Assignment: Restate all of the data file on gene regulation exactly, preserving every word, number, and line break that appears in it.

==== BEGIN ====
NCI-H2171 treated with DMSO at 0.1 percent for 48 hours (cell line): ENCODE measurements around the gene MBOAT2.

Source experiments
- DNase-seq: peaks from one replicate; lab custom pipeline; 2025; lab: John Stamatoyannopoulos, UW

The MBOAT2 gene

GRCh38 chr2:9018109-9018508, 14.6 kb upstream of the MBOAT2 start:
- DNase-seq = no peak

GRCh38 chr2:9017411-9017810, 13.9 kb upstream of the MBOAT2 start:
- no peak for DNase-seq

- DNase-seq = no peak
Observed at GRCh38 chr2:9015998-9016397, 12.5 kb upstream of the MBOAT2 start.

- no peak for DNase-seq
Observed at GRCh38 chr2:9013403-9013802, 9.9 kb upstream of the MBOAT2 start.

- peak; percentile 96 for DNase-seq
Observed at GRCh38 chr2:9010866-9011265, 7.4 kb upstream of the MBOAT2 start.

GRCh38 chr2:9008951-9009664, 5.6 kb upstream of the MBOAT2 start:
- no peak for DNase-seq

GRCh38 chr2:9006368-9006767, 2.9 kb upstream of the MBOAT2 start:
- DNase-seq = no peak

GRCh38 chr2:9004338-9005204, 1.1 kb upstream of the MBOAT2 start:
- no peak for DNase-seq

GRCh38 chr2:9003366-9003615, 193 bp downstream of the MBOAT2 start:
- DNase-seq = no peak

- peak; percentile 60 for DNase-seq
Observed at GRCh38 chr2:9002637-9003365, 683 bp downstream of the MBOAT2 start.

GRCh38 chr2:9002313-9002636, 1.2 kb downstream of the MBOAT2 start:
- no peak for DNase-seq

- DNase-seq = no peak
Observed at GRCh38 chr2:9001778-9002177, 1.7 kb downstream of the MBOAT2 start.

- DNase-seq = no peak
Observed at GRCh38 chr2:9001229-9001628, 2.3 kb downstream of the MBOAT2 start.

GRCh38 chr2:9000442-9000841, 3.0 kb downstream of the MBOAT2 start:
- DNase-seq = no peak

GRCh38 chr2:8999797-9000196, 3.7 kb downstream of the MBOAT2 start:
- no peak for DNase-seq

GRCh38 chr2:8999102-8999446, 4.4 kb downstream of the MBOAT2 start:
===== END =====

NCI-H2171 treated with DMSO at 0.1 percent for 48 hours (cell line): ENCODE measurements around the gene MBOAT2.

Source experiments
- DNase-seq: peaks from one replicate; lab custom pipeline; 2025; lab: John Stamatoyannopoulos, UW

The MBOAT2 gene

GRCh38 chr2:9018109-9018508, 14.6 kb upstream of the MBOAT2 start:
- DNase-seq = no peak

GRCh38 chr2:9017411-9017810, 13.9 kb upstream of the MBOAT2 start:
- no peak for DNase-seq

- DNase-seq = no peak
Observed at GRCh38 chr2:9015998-9016397, 12.5 kb upstream of the MBOAT2 start.

- no peak for DNase-seq
Observed at GRCh38 chr2:9013403-9013802, 9.9 kb upstream of the MBOAT2 start.

- peak; percentile 96 for DNase-seq
Observed at GRCh38 chr2:9010866-9011265, 7.4 kb upstream of the MBOAT2 start.

GRCh38 chr2:9008951-9009664, 5.6 kb upstream of the MBOAT2 start:
- no peak for DNase-seq

GRCh38 chr2:9006368-9006767, 2.9 kb upstream of the MBOAT2 start:
- DNase-seq = no peak

GRCh38 chr2:9004338-9005204, 1.1 kb upstream of the MBOAT2 start:
- no peak for DNase-seq

GRCh38 chr2:9003366-9003615, 193 bp downstream of the MBOAT2 start:
- DNase-seq = no peak

- peak; percentile 60 for DNase-seq
Observed at GRCh38 chr2:9002637-9003365, 683 bp downstream of the MBOAT2 start.

GRCh38 chr2:9002313-9002636, 1.2 kb downstream of the MBOAT2 start:
- no peak for DNase-seq

- DNase-seq = no peak
Observed at GRCh38 chr2:9001778-9002177, 1.7 kb downstream of the MBOAT2 start.

- DNase-seq = no peak
Observed at GRCh38 chr2:9001229-9001628, 2.3 kb downstream of the MBOAT2 start.

GRCh38 chr2:9000442-9000841, 3.0 kb downstream of the MBOAT2 start:
- DNase-seq = no peak

GRCh38 chr2:8999797-9000196, 3.7 kb downstream of the MBOAT2 start:
- no peak for DNase-seq

GRCh38 chr2:8999102-8999446, 4.4 kb downstream of the MBOAT2 start: